We are more than happy that you will be taking part in our UPDATE event in Berlin. What is your link to Berlin? Are you in the city sometimes? You know what, I don’t know Berlin that well at all, I’ve been once probably eight years ago for a very quick two-day trip, but it was mid-winter. I managed to see the usual tourist things. I had lunch in The Sphere revolving restaurant in the TV Tower, which was an experience! It’s somewhere I’d love to explore more, and I can’t wait to come over for this.
At our UPDATE Salon, renowned photo, illustration and CGI agencies meet production companies, art producers and creative directors. Plus, we also want to open our event so that young and up-and-coming creatives can take part. Which is why we organize our GoSeeAWARDS where photographers, illustrators, stylists... can enter their best series in different categories for free. The 'prize' is being seen by leading art producers and art buyers, and in our business, it’s important to be seen and get through for all these amazing talents. Do you have any recommendations for emerging artists? It sounds obvious, but focus focus focus. Really hone in on what you’re really good at or passionate about; that way you’ll get better and enjoy it at the same time. I meet a lot of people who try and take on too many things, and it just ends up diluting their talents. Which is a shame.
I think artist talent is one thing, but skill and knowledge are also required when working with clients and agencies or running productions. I speak to a lot of recent graduates who are super passionate and driven, and I believe that they should be shooting the next ‘BIG’ campaign. It’s important to understand that part of the talent is also learning how to work in the agency/client ecosystem – so I guess, don’t run before you can walk. That and being super nice too. Nobody wants to work with dicks.
You told us about your great address book with photographers, illustrators and agents – how can someone get into this magic book? How can someone get your lovemark? I try and see as many people as I can during the week – I love meeting people and looking at their work/their artists’ work. But there aren’t enough hours in one day, so I also like receiving updates by email and in the post. Although, I don’t have room for all the cards sent to me by agents. But I hate gimmicks – no gimmicks please – someone sent me dartboard last year, which was just weird.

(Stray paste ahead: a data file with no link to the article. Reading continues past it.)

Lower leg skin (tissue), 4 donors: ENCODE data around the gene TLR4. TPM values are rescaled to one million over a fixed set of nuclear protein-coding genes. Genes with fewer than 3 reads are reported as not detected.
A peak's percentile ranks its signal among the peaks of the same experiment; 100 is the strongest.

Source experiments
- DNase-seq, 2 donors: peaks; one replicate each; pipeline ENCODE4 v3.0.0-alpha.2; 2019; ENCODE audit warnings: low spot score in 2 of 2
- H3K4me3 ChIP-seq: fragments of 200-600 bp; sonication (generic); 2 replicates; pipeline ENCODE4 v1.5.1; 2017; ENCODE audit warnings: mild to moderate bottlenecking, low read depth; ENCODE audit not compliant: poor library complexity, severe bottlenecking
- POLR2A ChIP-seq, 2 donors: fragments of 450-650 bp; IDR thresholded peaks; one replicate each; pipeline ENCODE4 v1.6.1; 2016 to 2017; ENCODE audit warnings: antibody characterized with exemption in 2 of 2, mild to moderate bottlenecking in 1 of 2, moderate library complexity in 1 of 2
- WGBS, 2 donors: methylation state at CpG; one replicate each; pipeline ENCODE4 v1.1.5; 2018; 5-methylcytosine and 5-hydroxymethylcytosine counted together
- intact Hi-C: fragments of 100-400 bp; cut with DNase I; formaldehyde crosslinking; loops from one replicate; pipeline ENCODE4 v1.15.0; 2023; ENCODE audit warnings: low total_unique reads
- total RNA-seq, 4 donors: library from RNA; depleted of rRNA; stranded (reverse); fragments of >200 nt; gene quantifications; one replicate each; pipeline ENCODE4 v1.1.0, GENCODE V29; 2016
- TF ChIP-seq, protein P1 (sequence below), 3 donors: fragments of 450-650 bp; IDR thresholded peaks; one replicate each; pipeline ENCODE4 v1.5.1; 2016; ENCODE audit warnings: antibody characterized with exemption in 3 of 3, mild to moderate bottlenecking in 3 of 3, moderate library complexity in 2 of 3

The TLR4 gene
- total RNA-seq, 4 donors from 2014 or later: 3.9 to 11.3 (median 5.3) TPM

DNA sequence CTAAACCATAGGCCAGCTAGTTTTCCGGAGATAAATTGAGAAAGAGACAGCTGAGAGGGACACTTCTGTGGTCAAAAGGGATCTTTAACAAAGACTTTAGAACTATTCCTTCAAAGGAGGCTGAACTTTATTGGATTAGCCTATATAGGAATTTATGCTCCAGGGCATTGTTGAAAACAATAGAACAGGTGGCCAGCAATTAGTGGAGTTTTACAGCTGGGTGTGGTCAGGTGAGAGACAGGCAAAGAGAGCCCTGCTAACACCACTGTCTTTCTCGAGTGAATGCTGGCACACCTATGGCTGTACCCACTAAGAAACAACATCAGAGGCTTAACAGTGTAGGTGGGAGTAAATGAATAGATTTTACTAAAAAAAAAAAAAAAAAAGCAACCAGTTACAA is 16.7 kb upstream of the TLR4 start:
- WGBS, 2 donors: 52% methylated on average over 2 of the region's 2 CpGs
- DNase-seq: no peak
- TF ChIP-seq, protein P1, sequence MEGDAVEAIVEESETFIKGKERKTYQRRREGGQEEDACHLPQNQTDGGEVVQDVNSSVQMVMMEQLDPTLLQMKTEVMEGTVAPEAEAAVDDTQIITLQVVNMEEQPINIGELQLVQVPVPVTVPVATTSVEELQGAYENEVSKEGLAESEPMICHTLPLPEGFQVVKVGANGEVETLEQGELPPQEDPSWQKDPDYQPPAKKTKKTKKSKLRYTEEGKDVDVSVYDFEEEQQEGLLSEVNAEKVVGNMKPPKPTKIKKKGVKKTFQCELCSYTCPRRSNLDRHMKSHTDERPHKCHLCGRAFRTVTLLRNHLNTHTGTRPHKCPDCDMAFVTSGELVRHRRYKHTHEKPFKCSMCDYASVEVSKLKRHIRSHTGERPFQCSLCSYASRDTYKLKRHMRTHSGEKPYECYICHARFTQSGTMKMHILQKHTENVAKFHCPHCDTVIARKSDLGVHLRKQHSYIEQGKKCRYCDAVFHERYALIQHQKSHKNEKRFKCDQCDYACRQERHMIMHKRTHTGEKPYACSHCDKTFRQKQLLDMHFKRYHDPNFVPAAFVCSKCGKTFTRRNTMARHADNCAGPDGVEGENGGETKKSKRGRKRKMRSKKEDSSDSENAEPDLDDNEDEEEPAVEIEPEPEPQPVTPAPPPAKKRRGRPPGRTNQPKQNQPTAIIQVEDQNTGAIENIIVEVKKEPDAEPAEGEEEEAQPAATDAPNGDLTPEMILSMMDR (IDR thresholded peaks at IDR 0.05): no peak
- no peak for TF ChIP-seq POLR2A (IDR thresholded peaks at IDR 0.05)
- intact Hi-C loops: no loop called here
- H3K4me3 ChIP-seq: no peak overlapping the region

Art & Photography... Do you collect photography or do you have any artists you adore? Yes I do have quite a bit. I have a Richard Mosse print from his project The Enclave, for which he won the Deutsche Börse Photography Prize. I also have quite a lot of paintings and illustrations. I have a lino print by Stanley Downwood which I was given for my 30th birthday – and which I don’t think I’ll ever tire of. I recently bought two of Anne Nowak’s moon prints which I can’t wait to frame. But I’m running out of walls. My taste is fairly varied. I’m lucky because I am given quite a lot too. I have an amazing triptych by Steve Harrington who is an amazing LA artist and designer, whom I worked with on a project years ago. But books on photography and art etc. are my really big weakness. I buy too many.
Any recommendations for photo lovers in London? Galleries, hangouts, events you want to share with us?
So so many… The Photographers’ Gallery is very obvious, but it’s my go-to place (and also has a great bookshop). I love Flowers Gallery on Kingsland Road. The Whitechapel Gallery, The Barbican (if you go there, try and see the conservatory which is the most phenomenal tropical oasis), Victoria Miro gallery… The Estorick Collection in Islington always has slightly weird and fascinating work in it.
We have something called Downstairs At Mother where we put on varied cultural events etc. – which are always great and very popular. It’s on hold until October as we’re having a few renovations at Mother. My friend, Aine Donovan, who works at BBH does a yearly event called ‘She lights up the night’ where artists donate work for auctions in aid of Refuge (a UK charity) – she always manages to get great people and great work.
09.08.2017 // show complete article